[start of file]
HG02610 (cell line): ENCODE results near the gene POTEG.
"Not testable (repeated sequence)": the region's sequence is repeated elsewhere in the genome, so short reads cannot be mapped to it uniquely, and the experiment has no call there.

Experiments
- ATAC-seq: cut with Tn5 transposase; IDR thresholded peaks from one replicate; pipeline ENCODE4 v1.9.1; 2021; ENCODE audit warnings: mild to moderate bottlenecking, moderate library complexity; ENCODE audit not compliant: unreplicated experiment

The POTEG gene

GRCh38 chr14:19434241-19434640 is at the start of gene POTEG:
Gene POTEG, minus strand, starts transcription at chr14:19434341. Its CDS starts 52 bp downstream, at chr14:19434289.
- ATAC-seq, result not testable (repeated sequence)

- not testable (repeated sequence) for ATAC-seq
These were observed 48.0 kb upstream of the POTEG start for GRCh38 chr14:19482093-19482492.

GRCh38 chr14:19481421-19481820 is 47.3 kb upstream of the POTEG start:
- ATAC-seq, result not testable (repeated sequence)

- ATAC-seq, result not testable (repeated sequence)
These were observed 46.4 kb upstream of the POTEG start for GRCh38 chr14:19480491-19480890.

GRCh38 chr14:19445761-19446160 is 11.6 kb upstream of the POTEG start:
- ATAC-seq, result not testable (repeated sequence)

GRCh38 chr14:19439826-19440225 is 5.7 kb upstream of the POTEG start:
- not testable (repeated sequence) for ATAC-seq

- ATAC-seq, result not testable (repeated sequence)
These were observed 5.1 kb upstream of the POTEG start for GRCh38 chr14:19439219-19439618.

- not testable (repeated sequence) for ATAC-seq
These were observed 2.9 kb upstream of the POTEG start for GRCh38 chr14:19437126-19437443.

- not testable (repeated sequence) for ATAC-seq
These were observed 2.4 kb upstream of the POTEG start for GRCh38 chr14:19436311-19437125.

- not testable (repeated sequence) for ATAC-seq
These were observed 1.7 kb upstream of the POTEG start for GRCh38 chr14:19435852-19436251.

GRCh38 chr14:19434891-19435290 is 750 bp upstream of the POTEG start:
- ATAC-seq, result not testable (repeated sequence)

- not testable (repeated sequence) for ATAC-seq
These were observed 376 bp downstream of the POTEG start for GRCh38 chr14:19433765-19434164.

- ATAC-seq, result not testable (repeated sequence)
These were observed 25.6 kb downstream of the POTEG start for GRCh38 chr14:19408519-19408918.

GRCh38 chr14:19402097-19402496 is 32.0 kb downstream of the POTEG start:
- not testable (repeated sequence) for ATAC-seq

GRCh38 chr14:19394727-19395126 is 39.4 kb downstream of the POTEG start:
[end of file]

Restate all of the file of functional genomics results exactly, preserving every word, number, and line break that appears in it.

HG02610 (cell line): ENCODE results near the gene POTEG.
"Not testable (repeated sequence)": the region's sequence is repeated elsewhere in the genome, so short reads cannot be mapped to it uniquely, and the experiment has no call there.

Experiments
- ATAC-seq: cut with Tn5 transposase; IDR thresholded peaks from one replicate; pipeline ENCODE4 v1.9.1; 2021; ENCODE audit warnings: mild to moderate bottlenecking, moderate library complexity; ENCODE audit not compliant: unreplicated experiment

The POTEG gene

GRCh38 chr14:19434241-19434640 is at the start of gene POTEG:
Gene POTEG, minus strand, starts transcription at chr14:19434341. Its CDS starts 52 bp downstream, at chr14:19434289.
- ATAC-seq, result not testable (repeated sequence)

- not testable (repeated sequence) for ATAC-seq
These were observed 48.0 kb upstream of the POTEG start for GRCh38 chr14:19482093-19482492.

GRCh38 chr14:19481421-19481820 is 47.3 kb upstream of the POTEG start:
- ATAC-seq, result not testable (repeated sequence)

- ATAC-seq, result not testable (repeated sequence)
These were observed 46.4 kb upstream of the POTEG start for GRCh38 chr14:19480491-19480890.

GRCh38 chr14:19445761-19446160 is 11.6 kb upstream of the POTEG start:
- ATAC-seq, result not testable (repeated sequence)

GRCh38 chr14:19439826-19440225 is 5.7 kb upstream of the POTEG start:
- not testable (repeated sequence) for ATAC-seq

- ATAC-seq, result not testable (repeated sequence)
These were observed 5.1 kb upstream of the POTEG start for GRCh38 chr14:19439219-19439618.

- not testable (repeated sequence) for ATAC-seq
These were observed 2.9 kb upstream of the POTEG start for GRCh38 chr14:19437126-19437443.

- not testable (repeated sequence) for ATAC-seq
These were observed 2.4 kb upstream of the POTEG start for GRCh38 chr14:19436311-19437125.

- not testable (repeated sequence) for ATAC-seq
These were observed 1.7 kb upstream of the POTEG start for GRCh38 chr14:19435852-19436251.

GRCh38 chr14:19434891-19435290 is 750 bp upstream of the POTEG start:
- ATAC-seq, result not testable (repeated sequence)

- not testable (repeated sequence) for ATAC-seq
These were observed 376 bp downstream of the POTEG start for GRCh38 chr14:19433765-19434164.

- ATAC-seq, result not testable (repeated sequence)
These were observed 25.6 kb downstream of the POTEG start for GRCh38 chr14:19408519-19408918.

GRCh38 chr14:19402097-19402496 is 32.0 kb downstream of the POTEG start:
- not testable (repeated sequence) for ATAC-seq

GRCh38 chr14:19394727-19395126 is 39.4 kb downstream of the POTEG start: